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April Fool Math TEST USA

March 27, 2019

Tell your year 8 or 9 students this test is designed to test their ability to concentrate and use logic while doing a challenging test under pressure. 

Tell students to circle the ‘correct’ answer. Then wait to see how long it takes them to think you have totally lost the plot! You can make copies of the test using the PDF links below. You can put the answers up later on the smart board or just read out the answers.

Mathspig April Fools Math Test 1 USA

Mathspig April Fools Math Test 2 USA

Mathspig April Fools Math Test ANSWER USA

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April Fool Maths Test

March 27, 2019

Tell your year 8 or 9 students this test is designed to test their ability to concentrate and use logic while doing a challenging test under pressure.

Tell students to circle the ‘correct’ answer. Then wait to see how long it takes them to think you have totally lost the plot! You can make copies of the test using the PDF links below. You can put the answers up later on the smart board.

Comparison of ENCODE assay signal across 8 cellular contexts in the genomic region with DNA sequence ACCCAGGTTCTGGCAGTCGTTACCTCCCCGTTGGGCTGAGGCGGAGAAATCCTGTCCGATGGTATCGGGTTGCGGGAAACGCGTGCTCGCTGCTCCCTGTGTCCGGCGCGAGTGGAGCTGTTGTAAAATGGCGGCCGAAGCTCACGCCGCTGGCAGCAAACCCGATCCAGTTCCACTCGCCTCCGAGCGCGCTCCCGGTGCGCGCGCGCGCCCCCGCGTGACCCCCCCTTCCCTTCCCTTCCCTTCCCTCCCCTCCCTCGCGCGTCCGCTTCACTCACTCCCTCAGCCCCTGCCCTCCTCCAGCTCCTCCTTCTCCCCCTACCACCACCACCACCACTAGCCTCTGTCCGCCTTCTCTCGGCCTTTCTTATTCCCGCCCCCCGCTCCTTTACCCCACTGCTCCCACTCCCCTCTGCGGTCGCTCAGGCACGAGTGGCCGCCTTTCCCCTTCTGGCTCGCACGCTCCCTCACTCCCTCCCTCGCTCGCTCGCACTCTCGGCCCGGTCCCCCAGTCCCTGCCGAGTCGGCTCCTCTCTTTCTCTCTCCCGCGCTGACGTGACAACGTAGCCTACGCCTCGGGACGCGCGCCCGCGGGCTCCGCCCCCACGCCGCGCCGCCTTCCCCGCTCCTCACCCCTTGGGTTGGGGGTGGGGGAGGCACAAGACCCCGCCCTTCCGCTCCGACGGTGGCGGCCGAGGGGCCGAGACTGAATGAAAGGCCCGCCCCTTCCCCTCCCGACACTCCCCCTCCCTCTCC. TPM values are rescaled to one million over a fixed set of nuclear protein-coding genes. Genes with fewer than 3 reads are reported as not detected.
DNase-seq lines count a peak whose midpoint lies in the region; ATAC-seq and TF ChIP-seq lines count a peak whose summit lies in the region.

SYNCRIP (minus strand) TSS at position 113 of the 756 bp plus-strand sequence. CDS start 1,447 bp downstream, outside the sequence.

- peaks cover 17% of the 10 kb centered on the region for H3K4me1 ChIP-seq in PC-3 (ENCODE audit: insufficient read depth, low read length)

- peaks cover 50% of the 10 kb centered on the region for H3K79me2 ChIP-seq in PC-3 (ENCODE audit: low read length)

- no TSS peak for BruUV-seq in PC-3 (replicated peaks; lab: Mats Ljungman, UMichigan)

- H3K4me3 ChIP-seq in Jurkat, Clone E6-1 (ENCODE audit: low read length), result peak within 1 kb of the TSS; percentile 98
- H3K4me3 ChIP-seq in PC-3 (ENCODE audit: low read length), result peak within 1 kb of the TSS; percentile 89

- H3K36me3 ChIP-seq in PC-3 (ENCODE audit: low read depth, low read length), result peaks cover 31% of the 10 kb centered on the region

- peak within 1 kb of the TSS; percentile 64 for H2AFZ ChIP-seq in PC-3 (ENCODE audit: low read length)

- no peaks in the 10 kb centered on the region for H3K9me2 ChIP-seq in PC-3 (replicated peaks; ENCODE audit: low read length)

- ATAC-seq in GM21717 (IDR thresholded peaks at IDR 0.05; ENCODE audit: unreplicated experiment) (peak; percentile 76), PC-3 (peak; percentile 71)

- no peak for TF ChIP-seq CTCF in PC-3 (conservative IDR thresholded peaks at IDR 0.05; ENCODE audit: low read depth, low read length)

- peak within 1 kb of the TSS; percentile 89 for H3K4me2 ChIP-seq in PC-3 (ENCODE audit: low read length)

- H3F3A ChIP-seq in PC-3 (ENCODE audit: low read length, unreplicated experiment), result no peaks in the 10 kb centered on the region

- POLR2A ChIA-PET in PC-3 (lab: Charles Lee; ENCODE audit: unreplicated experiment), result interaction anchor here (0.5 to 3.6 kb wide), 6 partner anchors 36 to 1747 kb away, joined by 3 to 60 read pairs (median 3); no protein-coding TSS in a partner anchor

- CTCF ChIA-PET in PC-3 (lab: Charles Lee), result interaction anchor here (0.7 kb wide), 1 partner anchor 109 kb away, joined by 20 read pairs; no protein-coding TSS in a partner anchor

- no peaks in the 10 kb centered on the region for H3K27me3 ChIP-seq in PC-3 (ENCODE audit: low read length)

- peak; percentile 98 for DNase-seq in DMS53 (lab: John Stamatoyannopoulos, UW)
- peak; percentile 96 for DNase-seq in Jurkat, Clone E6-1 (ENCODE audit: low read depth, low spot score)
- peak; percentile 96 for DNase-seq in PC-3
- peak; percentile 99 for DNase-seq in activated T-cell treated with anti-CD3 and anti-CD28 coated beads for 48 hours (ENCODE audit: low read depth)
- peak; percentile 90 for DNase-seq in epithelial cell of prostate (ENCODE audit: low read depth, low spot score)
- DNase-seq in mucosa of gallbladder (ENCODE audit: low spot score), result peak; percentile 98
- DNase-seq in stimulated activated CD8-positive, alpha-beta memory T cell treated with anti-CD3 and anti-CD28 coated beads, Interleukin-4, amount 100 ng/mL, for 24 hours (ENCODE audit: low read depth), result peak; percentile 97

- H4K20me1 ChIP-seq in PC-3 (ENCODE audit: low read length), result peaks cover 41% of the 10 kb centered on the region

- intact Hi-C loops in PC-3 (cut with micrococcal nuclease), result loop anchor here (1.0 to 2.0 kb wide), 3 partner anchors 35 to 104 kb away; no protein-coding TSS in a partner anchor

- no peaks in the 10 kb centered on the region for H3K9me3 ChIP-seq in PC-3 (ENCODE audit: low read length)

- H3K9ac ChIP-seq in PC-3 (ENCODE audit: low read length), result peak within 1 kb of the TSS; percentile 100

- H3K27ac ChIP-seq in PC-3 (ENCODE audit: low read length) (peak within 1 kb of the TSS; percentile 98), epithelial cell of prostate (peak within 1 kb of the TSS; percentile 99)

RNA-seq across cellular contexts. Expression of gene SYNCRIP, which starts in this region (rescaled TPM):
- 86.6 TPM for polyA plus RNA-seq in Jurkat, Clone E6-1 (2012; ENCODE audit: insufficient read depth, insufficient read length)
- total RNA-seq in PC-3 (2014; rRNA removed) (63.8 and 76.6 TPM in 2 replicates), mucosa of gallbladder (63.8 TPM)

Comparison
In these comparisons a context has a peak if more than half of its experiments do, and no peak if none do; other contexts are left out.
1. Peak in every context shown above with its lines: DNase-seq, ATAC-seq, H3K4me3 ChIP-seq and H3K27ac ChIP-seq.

Mathspig April Fools Maths Test 1

Mathspig April Fools Maths Test 2

Mathspig April Fools Maths Test ANSWER

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Happy Pi Day! Ooops! Not you Germany!

March 14, 2019

There is a fab article on the History of calculating pi in the New York Times today.

Now to THE FUNNY SIDE OF PI DAY

In Australia we don’t get too carried away with 14 March aka Pi Day aka 3.14.19 because, unlike Americans,  we do not write the date as 3/14/19. We prefer 14/3/19.